With that in mind, MLB.com decided to handicap the list of candidates at those positions and see where they stand.
Nick Johnson vs. Dmitri Young
There is no more talk about Johnson's broken leg. He is playing great defense and running the bases like he did before the injury, which occurred on Sept. 23, 2006. A lot of people feel the Nationals will be better defensively if Johnson is in the starting lineup.
Young, on the other hand, can still hit and is the unquestioned leader of the team, but he is having problems losing weight because of diabetes and is considered a liability with the glove.
Ronnie Belliard vs. Felipe Lopez vs. Bret Boone
Belliard works his tail off and hits the ball hard every day. His bubbly attitude has made him a popular figure in the clubhouse.
Last year, Lopez had problems on and off the field. Now, by all accounts, Lopez's attitude is great, but it hasn't translated on the field. After Tuesday's action, Lopez was batting .205 (9-for-44).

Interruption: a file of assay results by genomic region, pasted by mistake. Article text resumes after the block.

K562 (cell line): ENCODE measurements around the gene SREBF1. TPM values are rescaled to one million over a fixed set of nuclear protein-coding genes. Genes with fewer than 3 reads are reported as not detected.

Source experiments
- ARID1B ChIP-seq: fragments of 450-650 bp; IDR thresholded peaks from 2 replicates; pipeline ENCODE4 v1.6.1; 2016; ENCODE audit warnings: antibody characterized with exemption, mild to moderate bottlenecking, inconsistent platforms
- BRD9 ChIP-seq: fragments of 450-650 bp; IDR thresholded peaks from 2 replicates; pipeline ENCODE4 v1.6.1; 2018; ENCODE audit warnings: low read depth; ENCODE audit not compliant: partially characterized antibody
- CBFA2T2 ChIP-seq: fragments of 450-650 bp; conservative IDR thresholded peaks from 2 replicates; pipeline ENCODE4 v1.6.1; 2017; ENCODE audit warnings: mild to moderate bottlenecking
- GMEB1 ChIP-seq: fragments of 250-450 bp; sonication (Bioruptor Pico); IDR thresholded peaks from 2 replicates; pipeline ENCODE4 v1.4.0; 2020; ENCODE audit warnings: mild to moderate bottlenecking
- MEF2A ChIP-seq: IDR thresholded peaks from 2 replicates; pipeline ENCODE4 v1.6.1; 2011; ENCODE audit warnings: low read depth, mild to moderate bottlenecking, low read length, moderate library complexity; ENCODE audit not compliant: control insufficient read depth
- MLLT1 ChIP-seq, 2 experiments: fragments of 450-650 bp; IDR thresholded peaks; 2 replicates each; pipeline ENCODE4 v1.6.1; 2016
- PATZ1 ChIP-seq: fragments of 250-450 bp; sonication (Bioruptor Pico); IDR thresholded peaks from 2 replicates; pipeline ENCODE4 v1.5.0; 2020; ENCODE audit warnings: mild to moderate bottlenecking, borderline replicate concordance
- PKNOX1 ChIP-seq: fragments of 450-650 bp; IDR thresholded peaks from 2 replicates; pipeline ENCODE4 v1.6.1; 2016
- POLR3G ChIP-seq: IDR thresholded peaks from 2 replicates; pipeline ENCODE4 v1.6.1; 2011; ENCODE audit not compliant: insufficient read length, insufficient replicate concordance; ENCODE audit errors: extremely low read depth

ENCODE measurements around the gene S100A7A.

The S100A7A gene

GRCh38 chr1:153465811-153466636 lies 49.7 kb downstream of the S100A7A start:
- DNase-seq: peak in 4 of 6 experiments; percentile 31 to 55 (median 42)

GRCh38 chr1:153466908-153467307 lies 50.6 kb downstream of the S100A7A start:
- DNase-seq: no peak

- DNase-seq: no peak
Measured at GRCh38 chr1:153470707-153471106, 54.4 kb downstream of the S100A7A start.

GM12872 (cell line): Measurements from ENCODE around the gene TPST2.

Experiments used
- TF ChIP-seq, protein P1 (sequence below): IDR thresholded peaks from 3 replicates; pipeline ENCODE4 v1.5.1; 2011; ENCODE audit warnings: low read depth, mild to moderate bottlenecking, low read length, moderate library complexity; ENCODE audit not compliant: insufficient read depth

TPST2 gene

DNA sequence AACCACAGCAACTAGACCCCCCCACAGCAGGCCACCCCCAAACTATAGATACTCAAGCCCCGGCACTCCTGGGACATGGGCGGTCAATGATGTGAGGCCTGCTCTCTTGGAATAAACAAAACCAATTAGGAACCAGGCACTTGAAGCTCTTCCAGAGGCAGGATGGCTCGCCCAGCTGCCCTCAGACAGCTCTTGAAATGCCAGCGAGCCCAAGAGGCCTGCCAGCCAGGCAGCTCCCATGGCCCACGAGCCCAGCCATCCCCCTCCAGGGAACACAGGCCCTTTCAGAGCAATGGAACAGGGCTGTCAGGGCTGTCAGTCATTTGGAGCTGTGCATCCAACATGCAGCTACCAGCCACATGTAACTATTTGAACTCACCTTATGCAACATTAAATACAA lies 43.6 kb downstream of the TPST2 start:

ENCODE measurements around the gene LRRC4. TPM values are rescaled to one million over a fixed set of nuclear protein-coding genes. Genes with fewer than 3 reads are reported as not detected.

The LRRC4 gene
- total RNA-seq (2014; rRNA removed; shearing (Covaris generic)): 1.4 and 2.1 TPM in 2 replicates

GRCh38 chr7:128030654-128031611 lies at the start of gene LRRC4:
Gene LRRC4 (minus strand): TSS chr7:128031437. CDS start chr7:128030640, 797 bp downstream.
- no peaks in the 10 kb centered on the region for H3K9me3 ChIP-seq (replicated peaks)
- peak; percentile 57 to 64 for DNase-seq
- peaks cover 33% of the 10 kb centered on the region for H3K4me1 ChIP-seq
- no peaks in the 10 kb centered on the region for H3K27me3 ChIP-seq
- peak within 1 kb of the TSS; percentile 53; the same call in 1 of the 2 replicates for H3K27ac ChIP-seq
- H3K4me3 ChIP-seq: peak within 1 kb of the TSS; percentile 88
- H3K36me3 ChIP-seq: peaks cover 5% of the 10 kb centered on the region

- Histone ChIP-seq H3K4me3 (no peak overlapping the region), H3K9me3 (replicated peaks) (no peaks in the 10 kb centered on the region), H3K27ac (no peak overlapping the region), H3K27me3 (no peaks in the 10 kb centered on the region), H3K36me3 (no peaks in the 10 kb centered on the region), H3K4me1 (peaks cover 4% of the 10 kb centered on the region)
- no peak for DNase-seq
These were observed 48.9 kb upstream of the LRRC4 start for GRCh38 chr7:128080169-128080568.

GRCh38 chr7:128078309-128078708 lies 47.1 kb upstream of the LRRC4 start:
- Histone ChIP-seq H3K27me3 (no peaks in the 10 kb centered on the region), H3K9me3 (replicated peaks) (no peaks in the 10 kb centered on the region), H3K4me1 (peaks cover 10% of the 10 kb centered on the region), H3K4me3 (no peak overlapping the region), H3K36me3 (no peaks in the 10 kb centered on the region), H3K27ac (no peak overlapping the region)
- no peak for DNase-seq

Boone, who had been in retirement the last two years, is a long shot to make the team, but he is still determined to show he can be a starter. He is trying to get used to hitting breaking balls. Starting Wednesday, Boone will get at-bats in Minor League games.
Garrett Guzman vs. Willie Harris vs. Ryan Langerhans vs. Rob Mackowiak
Elijah Dukes was supposed to be the fourth outfielder, but he will now start in left field because of an injury to Wily Mo Pena.
A Rule 5 pick, Guzman is a pretty good outfielder, but just an OK hitter. Guzman showed some pop with the bat when he homered against the Orioles on Sunday.
Harris can play all infield and outfield positions. As a hitter, he can work the count. After Tuesday's action, he had a .415 on-base percentage.
Langerhans is an excellent outfielder with a great attitude, but the Nationals want more from him. Langerhans hasn't improved his hitting enough and he is second on the team with 10 strikeouts.
Mackowiak is just as versatile as Harris, but he hasn't played a Major League exhibition game because of an abdomen injury.
Bill Ladson is a reporter for MLB.com. This story was not subject to the approval of Major League Baseball or its clubs.